There is no doubt that the TI is the standard today (whereas the HP was a decade ago). There just seems to be much more "going on" with their line of graphing calcultors. The apps are better, more available, etc. Rumor has it that HP is getting out of the high end graphing calcultor business -- the development team based out of Australia was axed years ago...
post #23 of 29
This is sad. Despite having a TI and using it constantly without any regret, I have to say I like HP calculators a LOT more. I have a HP scientific which is hands down the most solid calculator below 20$. It's FREAKING METAL. METAL! That and my dads primary financial calculator is a HP, and he's had that same calculator since he was in college back when dinosaurs ruled the Earth.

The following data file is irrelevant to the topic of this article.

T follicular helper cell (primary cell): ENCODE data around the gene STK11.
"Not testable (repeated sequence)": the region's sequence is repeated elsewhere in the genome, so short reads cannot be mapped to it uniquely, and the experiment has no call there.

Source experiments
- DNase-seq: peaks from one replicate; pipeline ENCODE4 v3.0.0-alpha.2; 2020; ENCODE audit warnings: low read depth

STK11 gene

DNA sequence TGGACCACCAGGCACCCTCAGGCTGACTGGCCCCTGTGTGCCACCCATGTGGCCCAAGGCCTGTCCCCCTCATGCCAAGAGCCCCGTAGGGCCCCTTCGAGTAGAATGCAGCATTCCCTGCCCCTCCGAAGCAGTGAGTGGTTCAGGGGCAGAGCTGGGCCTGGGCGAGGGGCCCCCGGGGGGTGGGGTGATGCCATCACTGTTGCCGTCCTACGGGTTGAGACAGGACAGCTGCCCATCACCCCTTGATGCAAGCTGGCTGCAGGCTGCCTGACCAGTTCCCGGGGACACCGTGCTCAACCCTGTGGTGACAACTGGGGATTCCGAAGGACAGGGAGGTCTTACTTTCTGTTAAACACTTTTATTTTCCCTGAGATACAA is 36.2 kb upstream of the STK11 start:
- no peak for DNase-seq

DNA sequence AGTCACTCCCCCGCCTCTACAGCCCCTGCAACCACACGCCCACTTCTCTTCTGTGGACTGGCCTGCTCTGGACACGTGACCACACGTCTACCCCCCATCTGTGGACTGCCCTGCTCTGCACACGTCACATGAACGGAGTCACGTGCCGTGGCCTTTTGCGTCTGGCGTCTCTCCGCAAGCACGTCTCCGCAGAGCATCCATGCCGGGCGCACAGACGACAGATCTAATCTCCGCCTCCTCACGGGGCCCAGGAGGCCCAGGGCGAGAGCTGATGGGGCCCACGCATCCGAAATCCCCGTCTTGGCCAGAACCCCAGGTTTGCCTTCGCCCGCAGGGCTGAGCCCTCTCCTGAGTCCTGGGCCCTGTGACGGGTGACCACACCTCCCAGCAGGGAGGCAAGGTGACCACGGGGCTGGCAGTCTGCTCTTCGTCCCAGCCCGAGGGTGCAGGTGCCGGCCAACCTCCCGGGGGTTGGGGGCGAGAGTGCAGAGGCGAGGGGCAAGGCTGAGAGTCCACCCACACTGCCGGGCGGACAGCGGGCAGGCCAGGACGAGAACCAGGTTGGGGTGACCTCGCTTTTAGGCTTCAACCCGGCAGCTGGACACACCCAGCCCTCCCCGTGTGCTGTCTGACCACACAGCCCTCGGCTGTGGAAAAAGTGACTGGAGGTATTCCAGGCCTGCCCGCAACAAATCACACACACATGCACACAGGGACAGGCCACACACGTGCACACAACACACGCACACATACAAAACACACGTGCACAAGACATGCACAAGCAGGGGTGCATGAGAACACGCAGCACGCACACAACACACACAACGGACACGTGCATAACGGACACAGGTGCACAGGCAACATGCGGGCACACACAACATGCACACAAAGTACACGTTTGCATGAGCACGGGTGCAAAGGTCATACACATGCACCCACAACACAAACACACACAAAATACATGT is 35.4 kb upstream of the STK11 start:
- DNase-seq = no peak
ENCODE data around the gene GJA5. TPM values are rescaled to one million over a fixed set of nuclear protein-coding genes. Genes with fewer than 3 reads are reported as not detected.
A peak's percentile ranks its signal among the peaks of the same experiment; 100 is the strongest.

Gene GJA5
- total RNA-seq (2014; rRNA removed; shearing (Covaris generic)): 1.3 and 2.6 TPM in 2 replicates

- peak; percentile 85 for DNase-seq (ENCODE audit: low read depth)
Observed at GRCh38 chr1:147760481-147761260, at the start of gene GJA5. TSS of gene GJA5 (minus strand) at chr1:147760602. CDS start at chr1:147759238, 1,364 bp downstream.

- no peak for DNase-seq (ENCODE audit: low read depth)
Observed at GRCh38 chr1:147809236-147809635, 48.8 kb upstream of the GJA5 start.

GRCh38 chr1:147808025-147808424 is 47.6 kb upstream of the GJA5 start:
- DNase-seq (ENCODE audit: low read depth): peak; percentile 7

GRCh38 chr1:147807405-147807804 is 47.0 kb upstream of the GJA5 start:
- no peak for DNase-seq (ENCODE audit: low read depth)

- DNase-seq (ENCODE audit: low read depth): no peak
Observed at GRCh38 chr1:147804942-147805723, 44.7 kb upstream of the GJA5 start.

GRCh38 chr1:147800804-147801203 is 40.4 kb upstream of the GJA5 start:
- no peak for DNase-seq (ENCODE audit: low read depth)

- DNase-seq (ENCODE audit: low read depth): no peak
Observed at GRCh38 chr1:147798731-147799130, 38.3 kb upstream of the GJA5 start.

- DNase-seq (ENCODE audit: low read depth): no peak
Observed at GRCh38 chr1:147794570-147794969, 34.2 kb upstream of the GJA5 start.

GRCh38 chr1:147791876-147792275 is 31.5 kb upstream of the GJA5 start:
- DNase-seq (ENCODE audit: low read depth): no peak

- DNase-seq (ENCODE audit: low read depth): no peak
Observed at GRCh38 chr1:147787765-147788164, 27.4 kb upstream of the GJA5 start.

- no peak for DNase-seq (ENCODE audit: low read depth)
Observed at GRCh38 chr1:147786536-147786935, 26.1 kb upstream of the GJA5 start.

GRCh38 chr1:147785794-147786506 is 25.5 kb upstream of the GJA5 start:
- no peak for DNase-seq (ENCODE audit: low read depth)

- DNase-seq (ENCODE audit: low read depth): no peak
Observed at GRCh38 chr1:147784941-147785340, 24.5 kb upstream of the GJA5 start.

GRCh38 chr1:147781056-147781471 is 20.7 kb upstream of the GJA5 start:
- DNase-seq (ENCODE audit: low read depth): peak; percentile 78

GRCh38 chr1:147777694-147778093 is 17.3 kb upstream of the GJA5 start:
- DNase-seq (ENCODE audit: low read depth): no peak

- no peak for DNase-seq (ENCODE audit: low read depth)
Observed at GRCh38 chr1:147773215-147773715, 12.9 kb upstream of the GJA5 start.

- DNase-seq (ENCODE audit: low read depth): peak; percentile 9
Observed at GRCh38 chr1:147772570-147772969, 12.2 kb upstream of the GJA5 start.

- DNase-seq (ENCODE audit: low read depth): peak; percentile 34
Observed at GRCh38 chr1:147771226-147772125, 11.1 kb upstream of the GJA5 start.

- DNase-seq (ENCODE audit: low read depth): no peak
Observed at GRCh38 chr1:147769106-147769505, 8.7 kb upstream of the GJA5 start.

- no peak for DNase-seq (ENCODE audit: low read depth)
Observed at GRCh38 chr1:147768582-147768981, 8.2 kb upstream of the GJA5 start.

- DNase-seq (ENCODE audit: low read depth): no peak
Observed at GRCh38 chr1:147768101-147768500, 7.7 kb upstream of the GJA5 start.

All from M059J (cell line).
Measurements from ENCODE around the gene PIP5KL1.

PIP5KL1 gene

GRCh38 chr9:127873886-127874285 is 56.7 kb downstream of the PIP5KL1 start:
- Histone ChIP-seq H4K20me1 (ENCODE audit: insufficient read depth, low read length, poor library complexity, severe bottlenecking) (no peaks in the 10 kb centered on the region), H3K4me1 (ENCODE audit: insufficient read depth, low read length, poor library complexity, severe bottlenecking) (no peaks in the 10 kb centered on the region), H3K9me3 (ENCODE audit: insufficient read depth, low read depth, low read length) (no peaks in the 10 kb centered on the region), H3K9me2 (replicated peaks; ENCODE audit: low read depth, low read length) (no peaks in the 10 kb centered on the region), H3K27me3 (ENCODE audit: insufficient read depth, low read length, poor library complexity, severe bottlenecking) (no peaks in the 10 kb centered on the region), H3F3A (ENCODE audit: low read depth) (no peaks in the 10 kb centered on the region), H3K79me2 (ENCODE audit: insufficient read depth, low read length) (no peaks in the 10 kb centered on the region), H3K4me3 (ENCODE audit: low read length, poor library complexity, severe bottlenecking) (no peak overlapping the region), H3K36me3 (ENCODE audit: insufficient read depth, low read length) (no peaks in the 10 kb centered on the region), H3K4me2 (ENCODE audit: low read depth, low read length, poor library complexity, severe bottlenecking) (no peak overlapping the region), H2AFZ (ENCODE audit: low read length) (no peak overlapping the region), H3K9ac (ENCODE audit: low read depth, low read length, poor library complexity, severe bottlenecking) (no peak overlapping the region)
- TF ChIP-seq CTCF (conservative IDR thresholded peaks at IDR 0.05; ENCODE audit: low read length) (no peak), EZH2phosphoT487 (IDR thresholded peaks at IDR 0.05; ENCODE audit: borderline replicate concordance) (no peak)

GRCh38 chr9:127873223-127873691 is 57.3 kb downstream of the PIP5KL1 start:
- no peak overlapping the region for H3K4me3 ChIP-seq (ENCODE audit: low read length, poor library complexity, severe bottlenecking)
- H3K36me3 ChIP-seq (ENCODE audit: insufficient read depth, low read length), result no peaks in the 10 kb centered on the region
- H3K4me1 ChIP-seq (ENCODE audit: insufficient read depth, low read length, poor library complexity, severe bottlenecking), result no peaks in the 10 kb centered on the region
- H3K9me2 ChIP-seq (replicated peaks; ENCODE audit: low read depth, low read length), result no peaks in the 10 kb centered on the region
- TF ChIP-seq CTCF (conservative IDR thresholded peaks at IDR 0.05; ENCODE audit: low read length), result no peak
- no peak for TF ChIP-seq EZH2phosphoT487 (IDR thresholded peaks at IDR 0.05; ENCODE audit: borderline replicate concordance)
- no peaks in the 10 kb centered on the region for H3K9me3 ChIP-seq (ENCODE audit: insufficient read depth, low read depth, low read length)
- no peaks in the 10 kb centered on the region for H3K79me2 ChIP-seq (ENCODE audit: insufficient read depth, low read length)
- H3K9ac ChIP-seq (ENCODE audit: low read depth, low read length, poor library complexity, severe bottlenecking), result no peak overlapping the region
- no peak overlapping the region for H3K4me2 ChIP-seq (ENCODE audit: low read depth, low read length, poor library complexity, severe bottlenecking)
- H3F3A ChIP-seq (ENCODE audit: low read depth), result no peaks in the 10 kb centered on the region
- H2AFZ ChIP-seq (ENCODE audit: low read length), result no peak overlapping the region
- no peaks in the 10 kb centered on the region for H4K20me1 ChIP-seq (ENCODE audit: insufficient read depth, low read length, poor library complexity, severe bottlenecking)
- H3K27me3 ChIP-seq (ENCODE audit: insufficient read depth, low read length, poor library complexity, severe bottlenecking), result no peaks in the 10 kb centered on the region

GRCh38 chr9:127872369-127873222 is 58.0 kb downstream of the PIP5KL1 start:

It really is a shame, because I bet given the right conditions, HP could turn out their own TI-89 which would be 10 times better.
post #24 of 29
Fwiw, some of the former HP calc folks are aparently starting their own RPN calc company: http://www.hpcalc.org/qonos.php
post #25 of 29
Much thanks! That's quite amazing. The CAD photos are very cool, as well as the amazing capabilities the machine has already.
post #26 of 29
The 49G, to quote Bart Simpson, both sucks and blows at the same time! Itty bitty enter key. Difficult to navigate. Stoneage stat entry. HORRIBLE KEYBOARD!
Went back to my 48GX
HP or death!
(and I use my calculator 100+ times per day. I'm a electronics metrologist)
post #27 of 29
Thread Starter 
It's nice to see you back, bigcat39! I've missed you in the recent DMM threads.